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Kick-Ass

Movie review: 'Kick-Ass,' with Nicolas Cage, is violent and lovable

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In "Kick-Ass," Chloe Grace Moretz presents a foul-mouthed but weirdly reassuring portrait of a young girl who can take care of herself. (Dan Smith)
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Washington Post Staff Writer
Friday, April 16, 2010

Summer has arrived early with "Kick-Ass," a profane, ultra-violent, surprisingly winning adaptation of Mark Millar's comic-book series. Directed by Matthew Vaughnwith verve and a crisp, color-saturated visual sense, "Kick-Ass" should delight fans of the original comics and garden-variety action junkies as well. Suggested subtitle: "Iron Man, You Just Got Served."

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Omnipresent newcomer Aaron Johnson plays Dave Lizewski, a bespectacled, mild-mannered high school student who, after being mugged for the umpteenth time, wonders why more everyday people don't dress up like superheroes and become vigilantes. Soon thereafter, Dave is dressing up in a green wet suit, yellow rubber gloves and work boots, appropriating the title of the movie as his superhero alter ego and . . . pretty much getting his tushie whipped. When Dave is joined by two mysterious cohorts named Big Daddy and Hit-Girl, however, his success rate begins to spike.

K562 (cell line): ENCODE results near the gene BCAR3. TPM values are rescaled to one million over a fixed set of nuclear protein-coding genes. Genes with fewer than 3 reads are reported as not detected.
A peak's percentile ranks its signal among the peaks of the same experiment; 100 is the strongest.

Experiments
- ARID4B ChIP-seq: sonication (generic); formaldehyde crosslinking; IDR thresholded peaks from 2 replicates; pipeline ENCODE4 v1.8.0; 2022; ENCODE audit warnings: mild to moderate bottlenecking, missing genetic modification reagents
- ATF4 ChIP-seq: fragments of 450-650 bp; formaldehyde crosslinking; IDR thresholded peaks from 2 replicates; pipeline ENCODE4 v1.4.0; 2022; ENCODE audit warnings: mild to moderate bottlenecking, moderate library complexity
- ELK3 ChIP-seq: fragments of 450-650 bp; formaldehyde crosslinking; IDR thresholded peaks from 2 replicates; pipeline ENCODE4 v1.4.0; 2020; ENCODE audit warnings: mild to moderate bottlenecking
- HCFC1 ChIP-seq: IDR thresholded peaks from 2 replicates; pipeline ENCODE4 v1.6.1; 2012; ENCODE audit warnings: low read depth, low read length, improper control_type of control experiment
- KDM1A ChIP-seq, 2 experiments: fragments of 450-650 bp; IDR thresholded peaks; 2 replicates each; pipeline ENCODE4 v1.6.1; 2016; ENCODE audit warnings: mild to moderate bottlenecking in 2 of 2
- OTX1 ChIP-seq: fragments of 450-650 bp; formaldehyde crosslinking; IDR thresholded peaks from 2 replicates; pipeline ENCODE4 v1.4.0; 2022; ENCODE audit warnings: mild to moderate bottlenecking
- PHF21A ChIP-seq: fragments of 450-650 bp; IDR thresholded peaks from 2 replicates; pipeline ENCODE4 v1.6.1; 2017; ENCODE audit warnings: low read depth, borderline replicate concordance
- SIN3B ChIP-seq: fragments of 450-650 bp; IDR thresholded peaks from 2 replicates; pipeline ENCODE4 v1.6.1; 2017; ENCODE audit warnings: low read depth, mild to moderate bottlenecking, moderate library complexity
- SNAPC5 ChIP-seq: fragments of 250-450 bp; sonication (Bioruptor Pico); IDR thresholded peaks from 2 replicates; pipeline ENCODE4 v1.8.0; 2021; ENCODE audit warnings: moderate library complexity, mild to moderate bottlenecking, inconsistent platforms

In real life (or at least the movie's version of it), Big Daddy and Hit-Girl are Damon Macready and his 11-year-old daughter, Mindy, who share a passion for knives, guns and heavy-duty ordnance. When we meet them, Damon is shooting Mindy in the chest (with blanks) to teach her how to take a blow.

Although Chloe Grace Moretz's foul-mouthed portrayal of the plucky Mindy has already drawn fire in the blogosphere, Mindy's self-reliance and confidence result in a weirdly reassuring portrait of a young girl who's able to defend herself. What's more, her relationship with her father isn't cynical but genuinely touching (and Nicolas Cage, in his Big Daddy persona, delivers a pretty funny Adam West imitation as the caped Big Daddy).

Too often, movies as besotted with violence as "Kick-Ass" simply ratchet up the action at the expense of everything else. To his credit, Vaughn (best known for the graphic novel adaptation "Stardust") makes sure that the stylized, progressively more fantastical set pieces here are leavened with compensatory humor, a gratifyingly playful tone and characters blessed with smarts and lovability. What's more, he stages "Kick-Ass" with the fluidity and flutter of a comic book itself: The film's penultimate shootout, filmed in flashes of darkness and strobe-lit mayhem, looks like a series of pen-and-ink panels brought to outrageous, outsize life.

*** R. At area theaters. Contains brutal violence throughout, pervasive profanity, sexual content, nudity and drug use, some of which involves children. 118 minutes.



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